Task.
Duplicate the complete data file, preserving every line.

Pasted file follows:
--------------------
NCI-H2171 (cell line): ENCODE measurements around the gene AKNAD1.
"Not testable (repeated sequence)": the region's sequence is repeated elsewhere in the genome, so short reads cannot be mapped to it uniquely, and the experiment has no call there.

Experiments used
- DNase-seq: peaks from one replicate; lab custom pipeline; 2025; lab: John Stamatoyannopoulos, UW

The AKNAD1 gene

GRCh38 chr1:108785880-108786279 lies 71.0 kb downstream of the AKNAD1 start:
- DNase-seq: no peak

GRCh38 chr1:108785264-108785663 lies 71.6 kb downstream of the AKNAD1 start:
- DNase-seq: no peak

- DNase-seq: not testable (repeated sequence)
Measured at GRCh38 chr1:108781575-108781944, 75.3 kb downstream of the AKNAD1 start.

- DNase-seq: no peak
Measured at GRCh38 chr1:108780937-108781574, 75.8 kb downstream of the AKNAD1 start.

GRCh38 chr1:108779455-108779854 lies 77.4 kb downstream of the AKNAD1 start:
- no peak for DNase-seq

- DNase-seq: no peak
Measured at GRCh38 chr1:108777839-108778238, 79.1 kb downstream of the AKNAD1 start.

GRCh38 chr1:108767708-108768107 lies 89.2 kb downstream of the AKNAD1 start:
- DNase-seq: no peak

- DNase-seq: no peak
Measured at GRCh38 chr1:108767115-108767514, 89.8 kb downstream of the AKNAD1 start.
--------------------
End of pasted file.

NCI-H2171 (cell line): ENCODE measurements around the gene AKNAD1.
"Not testable (repeated sequence)": the region's sequence is repeated elsewhere in the genome, so short reads cannot be mapped to it uniquely, and the experiment has no call there.

Experiments used
- DNase-seq: peaks from one replicate; lab custom pipeline; 2025; lab: John Stamatoyannopoulos, UW

The AKNAD1 gene

GRCh38 chr1:108785880-108786279 lies 71.0 kb downstream of the AKNAD1 start:
- DNase-seq: no peak

GRCh38 chr1:108785264-108785663 lies 71.6 kb downstream of the AKNAD1 start:
- DNase-seq: no peak

- DNase-seq: not testable (repeated sequence)
Measured at GRCh38 chr1:108781575-108781944, 75.3 kb downstream of the AKNAD1 start.

- DNase-seq: no peak
Measured at GRCh38 chr1:108780937-108781574, 75.8 kb downstream of the AKNAD1 start.

GRCh38 chr1:108779455-108779854 lies 77.4 kb downstream of the AKNAD1 start:
- no peak for DNase-seq

- DNase-seq: no peak
Measured at GRCh38 chr1:108777839-108778238, 79.1 kb downstream of the AKNAD1 start.

GRCh38 chr1:108767708-108768107 lies 89.2 kb downstream of the AKNAD1 start:
- DNase-seq: no peak

- DNase-seq: no peak
Measured at GRCh38 chr1:108767115-108767514, 89.8 kb downstream of the AKNAD1 start.